Busbars (also referred to as bus bar) are fascinating feats of engineering making complex power distribution simpler, more affordable and flexible. The main purpose of busbars is to conduct a substantial current of electricity and are typically housed inside switchgear, panel boards or busways.Continue reading
Whilst things have been ticking along in the background for HS2, there haven’t been too many headlines recently – until now. After 3 years of work, the HS2 project received Royal Assent on February 23rd.
What exactly does this mean for HS2? Put simply, it means that work can start. Construction schedules can be drawn up, suppliers can begin to prepare their bid documents and also gear up their own supply chain requirements in preparation.
The project will not be without problems though. At every step of the way to date there have been objections to overcome. Issues around compulsory purchase of property, the environment and potential job losses in some areas have been, and will continue to be contentious issues. Those objections are counter balanced by the many that believe improved connections between the major cities will bring increased investment, business and jobs. Continue reading
As we approach the year end we thought we’d take a look back at some of the new and innovative engineering stories and reports that came out this year.
There were some astounding breakthroughs in the medical and healthcare sectors as well as enhancements in the more run of the mill procedures.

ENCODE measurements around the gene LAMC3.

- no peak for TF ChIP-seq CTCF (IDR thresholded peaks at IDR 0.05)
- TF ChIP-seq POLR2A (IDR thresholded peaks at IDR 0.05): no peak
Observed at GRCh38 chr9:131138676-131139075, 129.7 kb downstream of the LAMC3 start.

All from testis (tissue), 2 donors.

Osseo integration (the practice of using pins to implant directly into the bone) has been in the news throughout the year. Despite many successful surgeries overseas, growth in the use of the procedure has been relatively slow. A UK pilot of the procedure for military personnel who have lost limbs launched in September this year. If successful it is hoped the use of the procedure can be adopted more widely. Continue reading
Hyperloop One has agreed a deal with the Dubai Road Transport Authority to assess the delivery of a hyperloop system that will reduce the time taken to travel from Dubai to Abu Dhabi.
The system which works using a vacuum-sealed pod transport system could potentially reduce the time taken to travel the 90 miles from Dubai to Abu Dhabi in as little as 12 minutes. Whilst initially the aim is to concentrate on what a hyperloop system can achieve across the United Arab Emirates (UAE), there is speculation that it could be expanded at a later date to build links with neighbouring Gulf countries. The current travel time by plane between Dubai and Saudi Arabia is 2 hours; with Hyperloop that travel time could be halved. Continue reading
The weather has turned positively autumnal with a drop in temperature and leaves starting to drop from the trees. At this time of year commuters across the country groan and begin to think about how often the weather is likely to disrupt their daily journey to work. Leaves on the track is frequently put forward as the major reason for causing seasonal disruption to services on our rail network, and whilst at face value the reason sounds a little far-fetched, leaves on the track are in fact, a real safety hazard.
So why do leaves on the rail network cause so many problems? There are 2 key areas where leaves cause problems:
- Trains lose their adhesion as the rails become more slippy
- Leaves act as an insulator and can disrupt electrical signals on the track.